AWS Architecture Blog

How IPONWEB Adopted Spot Instances to Run their Real-time Bidding Workloads

IPONWEB is a global leader that builds programmatic, real-time advertising technology and infrastructure for some of the world’s biggest digital media buyers and sellers. The core of IPONWEB’s business is Real-time Bidding (RTB). IPONWEB’s platform processes, transmits, and auctions huge volumes of bid requests and bid responses in real time. They are then able to determine the optimal ad impression to be displayed to an end user.

IPONWEB processes over 1 trillion impression auctions per month. The volumes of impressions require significant compute power to make calculations and complete the entire bidding auction within 200 milliseconds. IPONWEB’s flagship RTB products, BidSwitch and BSWX, have been running on Amazon EC2 reserved and On-Demand Instances. The nature of the workload for this volume of compute for this short a time, has been notably spiky. IPONWEB maintained a core workload running 24/7 on EC2 instances covered by Reserved Instances and Savings Plans.

To optimize costs further, IPONWEB decided to use Amazon EC2 Spot Instances. Although this decision is also advantageous for workload efficiency, adopting Spot Instances did introduce a few challenges that needed to be addressed.

Some challenges in using Spot Instances for this use case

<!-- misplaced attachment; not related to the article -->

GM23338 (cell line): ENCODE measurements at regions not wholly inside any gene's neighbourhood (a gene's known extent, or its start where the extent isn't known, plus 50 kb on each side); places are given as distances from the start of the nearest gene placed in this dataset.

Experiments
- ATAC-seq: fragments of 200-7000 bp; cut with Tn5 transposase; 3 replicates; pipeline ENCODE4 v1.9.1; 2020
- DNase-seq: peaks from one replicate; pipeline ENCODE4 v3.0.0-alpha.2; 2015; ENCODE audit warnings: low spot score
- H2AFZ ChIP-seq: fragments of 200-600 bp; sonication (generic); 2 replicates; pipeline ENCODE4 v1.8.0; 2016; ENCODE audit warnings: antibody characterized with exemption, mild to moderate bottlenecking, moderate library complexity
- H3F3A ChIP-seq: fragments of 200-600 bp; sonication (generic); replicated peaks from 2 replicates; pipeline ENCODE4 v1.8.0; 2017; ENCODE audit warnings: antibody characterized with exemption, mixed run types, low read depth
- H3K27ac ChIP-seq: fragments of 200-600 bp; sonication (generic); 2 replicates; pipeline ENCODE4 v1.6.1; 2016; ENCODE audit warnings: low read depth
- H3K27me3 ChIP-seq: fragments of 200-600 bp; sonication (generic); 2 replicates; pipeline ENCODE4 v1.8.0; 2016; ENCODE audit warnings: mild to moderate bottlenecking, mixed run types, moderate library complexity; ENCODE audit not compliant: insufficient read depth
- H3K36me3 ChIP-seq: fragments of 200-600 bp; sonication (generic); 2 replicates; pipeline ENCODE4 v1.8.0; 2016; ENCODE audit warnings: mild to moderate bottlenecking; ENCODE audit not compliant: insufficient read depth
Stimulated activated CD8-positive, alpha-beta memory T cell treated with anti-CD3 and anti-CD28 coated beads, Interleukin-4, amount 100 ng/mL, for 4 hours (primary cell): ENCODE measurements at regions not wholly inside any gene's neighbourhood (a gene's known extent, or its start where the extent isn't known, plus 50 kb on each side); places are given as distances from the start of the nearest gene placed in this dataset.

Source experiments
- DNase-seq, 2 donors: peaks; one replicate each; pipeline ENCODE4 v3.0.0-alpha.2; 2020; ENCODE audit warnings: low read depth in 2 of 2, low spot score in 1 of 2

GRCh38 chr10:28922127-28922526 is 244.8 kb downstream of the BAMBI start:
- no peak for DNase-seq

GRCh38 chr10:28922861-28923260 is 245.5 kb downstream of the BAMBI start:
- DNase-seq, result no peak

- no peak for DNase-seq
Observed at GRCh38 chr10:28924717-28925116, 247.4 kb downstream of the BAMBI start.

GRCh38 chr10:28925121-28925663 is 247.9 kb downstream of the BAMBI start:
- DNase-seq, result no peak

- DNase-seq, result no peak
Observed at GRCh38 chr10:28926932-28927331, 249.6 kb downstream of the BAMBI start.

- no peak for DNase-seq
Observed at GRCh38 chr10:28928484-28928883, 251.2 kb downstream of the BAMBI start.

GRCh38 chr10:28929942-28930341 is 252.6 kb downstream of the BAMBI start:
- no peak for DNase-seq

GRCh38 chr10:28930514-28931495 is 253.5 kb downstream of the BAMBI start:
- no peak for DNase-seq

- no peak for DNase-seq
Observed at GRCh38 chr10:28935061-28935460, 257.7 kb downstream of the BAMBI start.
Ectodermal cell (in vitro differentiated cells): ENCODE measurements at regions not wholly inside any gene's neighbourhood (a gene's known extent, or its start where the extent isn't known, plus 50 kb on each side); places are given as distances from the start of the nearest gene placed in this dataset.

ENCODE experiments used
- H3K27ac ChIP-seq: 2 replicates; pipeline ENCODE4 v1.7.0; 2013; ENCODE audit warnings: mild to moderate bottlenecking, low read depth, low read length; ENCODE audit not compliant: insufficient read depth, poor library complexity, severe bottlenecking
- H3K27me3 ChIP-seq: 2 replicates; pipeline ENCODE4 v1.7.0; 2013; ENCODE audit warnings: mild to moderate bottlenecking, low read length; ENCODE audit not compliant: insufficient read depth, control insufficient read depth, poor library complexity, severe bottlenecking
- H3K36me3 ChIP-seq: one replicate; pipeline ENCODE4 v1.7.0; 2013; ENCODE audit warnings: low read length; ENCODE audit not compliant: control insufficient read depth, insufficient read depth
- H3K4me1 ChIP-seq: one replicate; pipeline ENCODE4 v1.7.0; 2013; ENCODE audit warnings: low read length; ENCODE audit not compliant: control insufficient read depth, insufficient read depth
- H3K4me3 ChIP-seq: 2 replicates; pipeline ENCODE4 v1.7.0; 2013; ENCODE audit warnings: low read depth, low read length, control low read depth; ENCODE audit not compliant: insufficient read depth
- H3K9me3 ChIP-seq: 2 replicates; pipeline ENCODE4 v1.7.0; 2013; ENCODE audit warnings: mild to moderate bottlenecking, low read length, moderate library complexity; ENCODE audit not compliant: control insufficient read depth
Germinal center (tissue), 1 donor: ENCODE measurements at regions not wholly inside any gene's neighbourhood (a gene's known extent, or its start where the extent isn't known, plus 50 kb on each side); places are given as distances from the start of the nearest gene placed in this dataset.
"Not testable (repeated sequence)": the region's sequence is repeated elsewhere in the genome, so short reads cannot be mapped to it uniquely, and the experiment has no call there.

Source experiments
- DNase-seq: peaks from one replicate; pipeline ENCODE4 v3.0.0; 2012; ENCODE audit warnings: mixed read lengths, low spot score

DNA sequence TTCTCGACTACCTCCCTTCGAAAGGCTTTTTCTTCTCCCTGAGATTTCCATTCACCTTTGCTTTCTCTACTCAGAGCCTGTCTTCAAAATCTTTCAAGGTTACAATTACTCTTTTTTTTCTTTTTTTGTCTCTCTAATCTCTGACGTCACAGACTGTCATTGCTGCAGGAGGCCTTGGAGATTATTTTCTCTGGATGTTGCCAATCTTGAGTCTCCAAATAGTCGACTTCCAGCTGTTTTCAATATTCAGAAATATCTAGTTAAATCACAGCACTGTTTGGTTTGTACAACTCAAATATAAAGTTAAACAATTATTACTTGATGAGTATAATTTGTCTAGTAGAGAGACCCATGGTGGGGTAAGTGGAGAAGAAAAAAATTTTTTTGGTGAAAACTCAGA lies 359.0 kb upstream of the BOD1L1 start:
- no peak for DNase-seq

The Real-time Bidding (RTB) workload is critical to the business. Any interruption of bid processing has a negative impact on revenue. While the spikiness issue needed to be addressed, it was imperative to find a solution that could be implemented in a smooth and seamless fashion.

Efficient distribution over Availability Zones (AZs) within the AWS Region being used was imperative. RTB auctions process trillions of requests and consume large volumes of network traffic. Consequently, IPONWEB is continuously optimizing traffic costs along with compute costs. The architectural approach is to put as much workload as possible in one AZ to reduce inter-AZ traffic. For better performance, IPONWEB’s main MongoDB database and Spot Instances are running in the same AZ.

Under certain circumstances, using Spot Instances in other AZs can still be a good choice. AWS charges for traffic between AZs, so IPONWEB defined a break point. This occurs when usage of an EC2 Spot Instance in a different AZ became equal to usage of an EC2 On-Demand Instance in the same AZ.

This break point calculation led to the following best practices (in order of most value to least, for this use case):

  1. The most efficient practice was to run Spot Instances in the same AZ as the database
  2. Next effective was to run Spot Instances in the other AZs
  3. The third option was to run On-Demand Instances in the same AZ
  4. Least effective was to run On-Demand Instances in the other AZs

IPONWEB’s solution

IPONWEB evaluated Auto Scaling groups using both Spot and On-Demand Instances. They concluded that using Auto Scaling alone would not satisfy all the requirements, and it would be difficult to distribute workloads between AZs adequately. This is because an Auto Scaling group tries to distribute the instances across all the AZs evenly. However, IPONWEB needed to scale in one AZ initially, to avoid unnecessary cross AZ traffic. In addition, one Auto Scaling group can’t compensate for the sudden termination of a large number of Spot Instances. IPONWEB created a more flexible and reliable solution based on using four Auto Scaling groups.

  1. The first Auto Scaling group runs only on Spot Instances in the same AZ as the main database application.
  2. The second Auto Scaling group is running only Spot Instances in the other AZs.
  3. The third Auto Scaling group is running EC2 On-Demand Instances in the database AZ.